Impact Factor 2.486

The Frontiers in Neuroscience journal series is the 1st most cited in Neurosciences

Original Research ARTICLE

Front. Neurorobot., 09 June 2015 |

Self-organizing neural integration of pose-motion features for human action recognition

  • Department of Informatics, Knowledge Technology Institute, University of Hamburg, Hamburg, Germany

The visual recognition of complex, articulated human movements is fundamental for a wide range of artificial systems oriented toward human-robot communication, action classification, and action-driven perception. These challenging tasks may generally involve the processing of a huge amount of visual information and learning-based mechanisms for generalizing a set of training actions and classifying new samples. To operate in natural environments, a crucial property is the efficient and robust recognition of actions, also under noisy conditions caused by, for instance, systematic sensor errors and temporarily occluded persons. Studies of the mammalian visual system and its outperforming ability to process biological motion information suggest separate neural pathways for the distinct processing of pose and motion features at multiple levels and the subsequent integration of these visual cues for action perception. We present a neurobiologically-motivated approach to achieve noise-tolerant action recognition in real time. Our model consists of self-organizing Growing When Required (GWR) networks that obtain progressively generalized representations of sensory inputs and learn inherent spatio-temporal dependencies. During the training, the GWR networks dynamically change their topological structure to better match the input space. We first extract pose and motion features from video sequences and then cluster actions in terms of prototypical pose-motion trajectories. Multi-cue trajectories from matching action frames are subsequently combined to provide action dynamics in the joint feature space. Reported experiments show that our approach outperforms previous results on a dataset of full-body actions captured with a depth sensor, and ranks among the best results for a public benchmark of domestic daily actions.

1. Introduction

For humans and other mammals, the recognition of others' actions represents a crucial ability underlying social interaction and perceptual decision-making. Similarly, the visual recognition of complex movements may be fundamental for artificial systems to enable natural human-robot interaction (HRI) and action-driven social perception (Layher et al., 2012). The robust classification of full-body, articulated actions represents a key component of assistive robots aiming to provide reliable recognition of user behavior and remains an enticing milestone for artificial systems embedded in socially-aware agents (Kachouie et al., 2014). When operating in complex environments, algorithms for the visual recognition of action classes face a trade-off between satisfactory accuracy and minimal recognition latency (Ellis et al., 2013). There exists a vast set of challenges to be addressed regarding the efficient processing of raw visual information and the generalization of actions for effective inter-class discrimination, while neglecting subtle intra-class differences. Moreover, an enduring bottleneck for vision-based approaches regards the segmentation of human shape and motion from 2D image sequences, often constrained in terms of computational efficiency and robustness to illumination changes (Weinland et al., 2011).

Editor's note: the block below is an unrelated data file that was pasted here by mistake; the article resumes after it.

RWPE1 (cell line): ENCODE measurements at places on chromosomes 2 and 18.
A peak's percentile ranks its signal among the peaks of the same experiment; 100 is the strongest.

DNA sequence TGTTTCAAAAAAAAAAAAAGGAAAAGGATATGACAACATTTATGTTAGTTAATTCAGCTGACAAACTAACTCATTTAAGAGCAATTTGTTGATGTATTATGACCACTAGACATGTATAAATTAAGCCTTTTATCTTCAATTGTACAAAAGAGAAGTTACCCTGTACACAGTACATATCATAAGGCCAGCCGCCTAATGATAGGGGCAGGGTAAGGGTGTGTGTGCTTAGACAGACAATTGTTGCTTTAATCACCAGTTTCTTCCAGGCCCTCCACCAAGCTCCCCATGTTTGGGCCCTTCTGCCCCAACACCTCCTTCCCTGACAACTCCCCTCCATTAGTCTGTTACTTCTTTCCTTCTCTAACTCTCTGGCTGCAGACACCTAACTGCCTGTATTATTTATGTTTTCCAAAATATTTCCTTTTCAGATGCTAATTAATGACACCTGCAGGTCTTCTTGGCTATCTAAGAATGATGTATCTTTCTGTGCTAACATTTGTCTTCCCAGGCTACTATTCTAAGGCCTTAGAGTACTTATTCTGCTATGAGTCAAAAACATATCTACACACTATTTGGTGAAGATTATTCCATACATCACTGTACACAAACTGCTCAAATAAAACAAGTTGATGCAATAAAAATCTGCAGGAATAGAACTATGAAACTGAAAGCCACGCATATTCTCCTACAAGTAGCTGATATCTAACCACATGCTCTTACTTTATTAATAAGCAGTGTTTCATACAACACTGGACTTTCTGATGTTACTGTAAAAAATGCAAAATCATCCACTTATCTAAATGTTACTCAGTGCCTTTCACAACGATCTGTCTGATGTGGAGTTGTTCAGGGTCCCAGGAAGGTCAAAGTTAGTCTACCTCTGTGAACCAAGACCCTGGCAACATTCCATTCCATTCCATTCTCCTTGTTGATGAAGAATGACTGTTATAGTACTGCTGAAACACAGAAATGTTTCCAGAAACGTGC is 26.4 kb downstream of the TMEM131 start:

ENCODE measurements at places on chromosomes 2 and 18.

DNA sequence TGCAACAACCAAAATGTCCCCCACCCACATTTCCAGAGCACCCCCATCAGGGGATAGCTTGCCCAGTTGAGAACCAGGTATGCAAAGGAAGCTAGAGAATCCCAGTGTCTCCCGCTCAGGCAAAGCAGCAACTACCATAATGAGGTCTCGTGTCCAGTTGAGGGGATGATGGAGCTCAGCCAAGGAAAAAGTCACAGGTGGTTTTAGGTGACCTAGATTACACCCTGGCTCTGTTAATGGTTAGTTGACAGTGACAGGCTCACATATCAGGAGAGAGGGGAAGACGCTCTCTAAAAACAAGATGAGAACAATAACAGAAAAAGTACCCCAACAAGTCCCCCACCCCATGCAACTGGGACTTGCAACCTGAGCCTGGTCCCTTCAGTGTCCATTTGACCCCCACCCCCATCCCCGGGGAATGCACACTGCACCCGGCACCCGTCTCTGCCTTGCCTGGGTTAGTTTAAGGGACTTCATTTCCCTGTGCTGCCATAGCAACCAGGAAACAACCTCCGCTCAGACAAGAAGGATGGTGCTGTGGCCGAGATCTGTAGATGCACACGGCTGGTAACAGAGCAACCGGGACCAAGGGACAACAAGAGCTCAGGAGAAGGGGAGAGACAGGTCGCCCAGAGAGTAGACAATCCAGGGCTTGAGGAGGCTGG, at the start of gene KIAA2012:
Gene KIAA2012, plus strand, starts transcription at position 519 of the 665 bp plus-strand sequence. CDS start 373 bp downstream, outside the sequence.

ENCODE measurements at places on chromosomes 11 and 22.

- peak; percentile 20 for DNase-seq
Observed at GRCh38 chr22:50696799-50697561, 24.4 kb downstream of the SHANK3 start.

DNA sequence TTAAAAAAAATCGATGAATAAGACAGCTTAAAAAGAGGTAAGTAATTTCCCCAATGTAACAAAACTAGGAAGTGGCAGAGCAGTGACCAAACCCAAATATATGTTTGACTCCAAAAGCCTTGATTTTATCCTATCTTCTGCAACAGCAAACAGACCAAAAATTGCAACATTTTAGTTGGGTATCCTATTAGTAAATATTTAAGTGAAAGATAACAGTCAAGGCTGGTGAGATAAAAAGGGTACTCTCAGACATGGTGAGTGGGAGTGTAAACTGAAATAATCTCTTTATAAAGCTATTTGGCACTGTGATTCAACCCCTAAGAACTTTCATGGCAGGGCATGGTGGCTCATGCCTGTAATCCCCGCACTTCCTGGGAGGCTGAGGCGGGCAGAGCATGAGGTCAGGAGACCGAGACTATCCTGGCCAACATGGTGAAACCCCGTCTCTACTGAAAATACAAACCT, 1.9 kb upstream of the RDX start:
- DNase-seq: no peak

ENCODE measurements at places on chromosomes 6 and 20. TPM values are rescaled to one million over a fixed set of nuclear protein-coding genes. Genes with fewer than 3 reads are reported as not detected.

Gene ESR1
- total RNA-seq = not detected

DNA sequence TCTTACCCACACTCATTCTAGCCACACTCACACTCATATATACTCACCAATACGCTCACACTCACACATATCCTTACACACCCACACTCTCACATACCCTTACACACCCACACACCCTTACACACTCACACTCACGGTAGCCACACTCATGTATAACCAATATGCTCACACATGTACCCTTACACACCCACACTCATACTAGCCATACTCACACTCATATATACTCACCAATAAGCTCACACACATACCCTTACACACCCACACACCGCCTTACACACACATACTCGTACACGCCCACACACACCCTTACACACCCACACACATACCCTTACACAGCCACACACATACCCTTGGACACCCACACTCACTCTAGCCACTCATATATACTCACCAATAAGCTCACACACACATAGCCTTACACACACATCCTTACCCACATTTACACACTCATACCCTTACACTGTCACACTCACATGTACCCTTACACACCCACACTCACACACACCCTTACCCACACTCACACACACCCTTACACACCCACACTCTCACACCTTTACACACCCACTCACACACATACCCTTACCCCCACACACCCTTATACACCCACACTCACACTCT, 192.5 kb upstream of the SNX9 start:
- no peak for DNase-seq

In the last half decade, the use of low-cost depth sensing devices such as the Microsoft Kinect and ASUS Xtion has led to a great number of vision-based applications using depth information instead of, or in combination with, brightness and color information (for a review see Han et al., 2013). This sensor technology provides depth measurements used to obtain reliable estimations of 3D human motion in cluttered environments, including a set of body joints in real-world coordinates and limb orientations. Despite recent research efforts combining 3D skeleton models with machine learning and neural network approaches, the question remains open on how to better process extracted body features for effectively learning the complex dynamics of actions in real-world scenarios. For instance, in such scenarios the correct classification of actions may be hindered by noisy and missing body joints caused by systematic sensor errors or temporary occluded body parts (Parisi and Wermter, 2013). Nevertheless, a robust, noise-tolerant system should also operate under such adverse conditions. A promising scheme to tackle this demanding task is the implementation of computational models built upon evidence from the biological visual system. This scheme is supported by the fact that human observers are capable of carrying out action discrimination effortlessly (Blake and Shiffrar, 2007), outperforming artificial systems. In particular, neural mechanisms underlying action recognition have been broadly studied in the literature (Perrett et al., 1982; Giese and Poggio, 2003), thereby encompassing multidisciplinary research to shed light on perceptual representations and neural pathways responsible for triggering robust action perception in humans and non-human primates. Simplified models of brain areas processing visual cues have been adopted as a stepping stone to numerous artificial systems dealing with the detection and classification of articulated, complex motion such as human actions (Giese and Poggio, 2003; Layher et al., 2012).